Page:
But what we don't tell our interlocutors is the tactile pleasure of writing crime fiction. For those who think this is one of those cerebral pastimes, akin to lounging with a box of Godiva chocolates, I offer the image of working a clay sculpture. I can't speak for other writers but I derive a deep satisfaction from working out the various physical aspects of a crime novel--the specific details of a landscape and how that will affect the protagonist (can she jump a fence, get through heavy underbrush without getting gored by thorns, walk the bank of a swollen river), the timing of activities she only learns about afterwards.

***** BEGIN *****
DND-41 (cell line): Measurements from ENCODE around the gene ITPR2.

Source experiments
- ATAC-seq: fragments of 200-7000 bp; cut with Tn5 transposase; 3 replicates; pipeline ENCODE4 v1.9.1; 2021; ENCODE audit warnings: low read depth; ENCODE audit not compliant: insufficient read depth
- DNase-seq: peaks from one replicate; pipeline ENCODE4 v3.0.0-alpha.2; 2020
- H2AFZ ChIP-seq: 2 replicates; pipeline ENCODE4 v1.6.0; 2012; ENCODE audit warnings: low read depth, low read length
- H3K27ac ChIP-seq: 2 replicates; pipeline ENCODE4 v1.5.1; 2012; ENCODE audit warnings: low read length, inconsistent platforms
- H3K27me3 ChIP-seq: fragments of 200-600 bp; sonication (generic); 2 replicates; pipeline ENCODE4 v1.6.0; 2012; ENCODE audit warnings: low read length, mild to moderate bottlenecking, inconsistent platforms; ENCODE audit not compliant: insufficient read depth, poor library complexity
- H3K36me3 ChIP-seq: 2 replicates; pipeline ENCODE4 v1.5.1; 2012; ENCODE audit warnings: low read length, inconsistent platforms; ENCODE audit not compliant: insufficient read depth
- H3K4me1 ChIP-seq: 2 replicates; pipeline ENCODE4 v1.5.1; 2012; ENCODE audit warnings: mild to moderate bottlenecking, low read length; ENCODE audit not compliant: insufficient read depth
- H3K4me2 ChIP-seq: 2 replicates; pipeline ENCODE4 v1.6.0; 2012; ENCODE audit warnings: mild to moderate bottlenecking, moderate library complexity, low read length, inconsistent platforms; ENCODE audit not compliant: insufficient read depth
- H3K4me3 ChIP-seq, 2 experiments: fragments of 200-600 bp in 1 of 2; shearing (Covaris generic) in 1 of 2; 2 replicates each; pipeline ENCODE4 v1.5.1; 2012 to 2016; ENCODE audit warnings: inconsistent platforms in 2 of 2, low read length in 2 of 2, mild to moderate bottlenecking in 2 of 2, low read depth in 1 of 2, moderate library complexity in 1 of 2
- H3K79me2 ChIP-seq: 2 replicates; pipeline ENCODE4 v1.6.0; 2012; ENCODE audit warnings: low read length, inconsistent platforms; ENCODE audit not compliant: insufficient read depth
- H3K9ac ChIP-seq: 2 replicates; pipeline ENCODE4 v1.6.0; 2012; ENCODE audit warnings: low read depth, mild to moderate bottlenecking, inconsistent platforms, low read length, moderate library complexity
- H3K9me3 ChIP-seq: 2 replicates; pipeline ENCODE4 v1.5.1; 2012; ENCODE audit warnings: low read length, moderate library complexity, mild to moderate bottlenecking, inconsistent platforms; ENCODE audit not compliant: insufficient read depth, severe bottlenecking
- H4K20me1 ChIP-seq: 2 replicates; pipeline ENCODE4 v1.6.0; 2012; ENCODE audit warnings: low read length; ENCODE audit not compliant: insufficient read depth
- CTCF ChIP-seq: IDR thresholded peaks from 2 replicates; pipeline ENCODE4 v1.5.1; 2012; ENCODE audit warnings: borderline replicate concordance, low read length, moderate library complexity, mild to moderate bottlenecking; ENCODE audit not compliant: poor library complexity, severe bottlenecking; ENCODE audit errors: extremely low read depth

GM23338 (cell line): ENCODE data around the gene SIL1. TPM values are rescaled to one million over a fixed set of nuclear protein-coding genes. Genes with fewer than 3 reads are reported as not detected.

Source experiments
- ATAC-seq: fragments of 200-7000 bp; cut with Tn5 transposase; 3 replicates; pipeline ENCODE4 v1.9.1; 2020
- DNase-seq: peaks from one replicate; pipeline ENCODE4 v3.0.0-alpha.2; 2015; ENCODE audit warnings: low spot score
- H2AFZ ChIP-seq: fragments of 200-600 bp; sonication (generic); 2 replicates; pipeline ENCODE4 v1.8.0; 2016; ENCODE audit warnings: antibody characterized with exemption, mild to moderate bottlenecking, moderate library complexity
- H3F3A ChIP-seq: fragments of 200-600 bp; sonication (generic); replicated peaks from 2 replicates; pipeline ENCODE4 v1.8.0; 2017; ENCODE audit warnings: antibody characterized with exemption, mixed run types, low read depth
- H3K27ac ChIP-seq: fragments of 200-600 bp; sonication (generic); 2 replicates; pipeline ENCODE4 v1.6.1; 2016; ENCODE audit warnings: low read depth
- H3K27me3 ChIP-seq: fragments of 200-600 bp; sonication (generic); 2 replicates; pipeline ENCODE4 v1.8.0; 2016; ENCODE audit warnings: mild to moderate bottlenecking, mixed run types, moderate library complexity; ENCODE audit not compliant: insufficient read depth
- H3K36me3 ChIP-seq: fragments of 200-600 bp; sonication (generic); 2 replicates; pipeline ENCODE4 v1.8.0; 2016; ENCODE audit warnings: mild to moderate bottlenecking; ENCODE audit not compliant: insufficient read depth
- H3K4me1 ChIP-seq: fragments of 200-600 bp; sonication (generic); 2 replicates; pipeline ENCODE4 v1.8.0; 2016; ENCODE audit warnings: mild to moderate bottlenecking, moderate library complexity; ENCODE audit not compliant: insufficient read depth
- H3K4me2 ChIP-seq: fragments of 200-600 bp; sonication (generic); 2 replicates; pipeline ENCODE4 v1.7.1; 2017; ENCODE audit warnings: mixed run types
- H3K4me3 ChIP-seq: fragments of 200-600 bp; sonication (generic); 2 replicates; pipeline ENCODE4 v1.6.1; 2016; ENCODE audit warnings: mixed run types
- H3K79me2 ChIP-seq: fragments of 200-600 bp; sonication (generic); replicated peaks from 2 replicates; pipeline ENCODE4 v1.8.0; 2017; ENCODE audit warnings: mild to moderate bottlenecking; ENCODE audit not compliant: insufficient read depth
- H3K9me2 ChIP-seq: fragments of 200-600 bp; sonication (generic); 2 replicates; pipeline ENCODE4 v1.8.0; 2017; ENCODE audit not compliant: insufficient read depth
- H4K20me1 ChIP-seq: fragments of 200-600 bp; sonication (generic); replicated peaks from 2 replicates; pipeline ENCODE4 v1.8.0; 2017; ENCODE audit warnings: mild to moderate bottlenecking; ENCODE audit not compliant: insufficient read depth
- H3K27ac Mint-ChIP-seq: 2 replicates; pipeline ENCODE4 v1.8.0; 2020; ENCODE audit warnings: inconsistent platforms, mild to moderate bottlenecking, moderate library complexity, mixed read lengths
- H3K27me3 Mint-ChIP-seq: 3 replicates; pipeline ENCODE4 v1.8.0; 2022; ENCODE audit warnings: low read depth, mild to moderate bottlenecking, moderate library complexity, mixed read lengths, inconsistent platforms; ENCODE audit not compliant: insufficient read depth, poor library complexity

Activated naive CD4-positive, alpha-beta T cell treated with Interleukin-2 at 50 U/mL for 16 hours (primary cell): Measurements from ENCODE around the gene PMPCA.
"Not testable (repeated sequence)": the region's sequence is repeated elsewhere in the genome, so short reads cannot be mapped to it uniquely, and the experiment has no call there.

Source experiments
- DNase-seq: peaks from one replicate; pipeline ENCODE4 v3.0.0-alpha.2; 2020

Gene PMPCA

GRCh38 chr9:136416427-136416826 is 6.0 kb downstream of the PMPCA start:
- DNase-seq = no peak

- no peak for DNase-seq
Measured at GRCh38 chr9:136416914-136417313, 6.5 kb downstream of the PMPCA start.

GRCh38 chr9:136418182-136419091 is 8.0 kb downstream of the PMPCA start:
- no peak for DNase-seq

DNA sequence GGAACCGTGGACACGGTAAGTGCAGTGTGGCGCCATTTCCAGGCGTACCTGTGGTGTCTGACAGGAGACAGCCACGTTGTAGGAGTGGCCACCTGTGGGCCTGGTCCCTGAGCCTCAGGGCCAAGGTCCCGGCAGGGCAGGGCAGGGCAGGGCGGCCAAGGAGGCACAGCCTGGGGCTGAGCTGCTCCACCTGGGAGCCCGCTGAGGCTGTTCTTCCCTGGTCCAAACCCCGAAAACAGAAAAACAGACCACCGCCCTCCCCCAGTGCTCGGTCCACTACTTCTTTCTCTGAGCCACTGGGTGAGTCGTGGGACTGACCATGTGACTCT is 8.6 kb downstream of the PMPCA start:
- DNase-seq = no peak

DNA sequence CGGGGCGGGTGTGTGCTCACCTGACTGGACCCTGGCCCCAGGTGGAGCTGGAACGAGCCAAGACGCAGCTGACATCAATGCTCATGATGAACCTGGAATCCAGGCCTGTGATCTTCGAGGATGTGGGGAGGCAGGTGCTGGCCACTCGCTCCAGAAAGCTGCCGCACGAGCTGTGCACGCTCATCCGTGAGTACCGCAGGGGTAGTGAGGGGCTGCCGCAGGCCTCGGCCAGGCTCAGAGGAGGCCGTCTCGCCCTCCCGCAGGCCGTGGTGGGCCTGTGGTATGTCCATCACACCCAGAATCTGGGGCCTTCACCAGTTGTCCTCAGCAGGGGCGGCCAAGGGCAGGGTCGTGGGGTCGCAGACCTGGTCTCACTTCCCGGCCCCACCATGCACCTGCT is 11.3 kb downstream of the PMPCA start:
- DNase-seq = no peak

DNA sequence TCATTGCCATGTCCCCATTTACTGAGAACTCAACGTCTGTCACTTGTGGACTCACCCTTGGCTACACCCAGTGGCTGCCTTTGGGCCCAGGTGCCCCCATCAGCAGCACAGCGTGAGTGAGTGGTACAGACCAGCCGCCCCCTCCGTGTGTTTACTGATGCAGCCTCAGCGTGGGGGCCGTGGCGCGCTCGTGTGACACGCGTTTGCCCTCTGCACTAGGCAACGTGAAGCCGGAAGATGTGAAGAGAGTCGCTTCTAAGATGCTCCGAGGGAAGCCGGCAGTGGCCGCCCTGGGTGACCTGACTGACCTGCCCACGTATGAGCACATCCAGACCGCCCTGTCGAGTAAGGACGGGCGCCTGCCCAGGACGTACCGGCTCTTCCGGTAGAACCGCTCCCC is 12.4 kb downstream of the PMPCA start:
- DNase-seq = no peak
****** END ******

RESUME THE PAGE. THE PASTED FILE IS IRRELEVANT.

I write crime fiction without an outline, but I write it as though I were living the experience of it. For me writing crime fiction is one step from the real physical experience, and working out some of the details on paper is like working a gigantic jigsaw puzzle, with little slips of paper holding clues that have to be arranged just so on my desk.
So when that pesky student in a creative writing program is describing the wisdom of the writer and superiority of certain publishers, I'm finding that scarf tied around her neck a convenient device for a short story about strangling someone between the salad and the main course.
A friend once pointed out to me (which was pointed out to her by her son the doctor), there is no such thing as the life of the mind. We are all just cells--physical, percolating cells making it all up as we go along. (Well, he was more elegant than that but you get the idea.) And I like making it up on paper.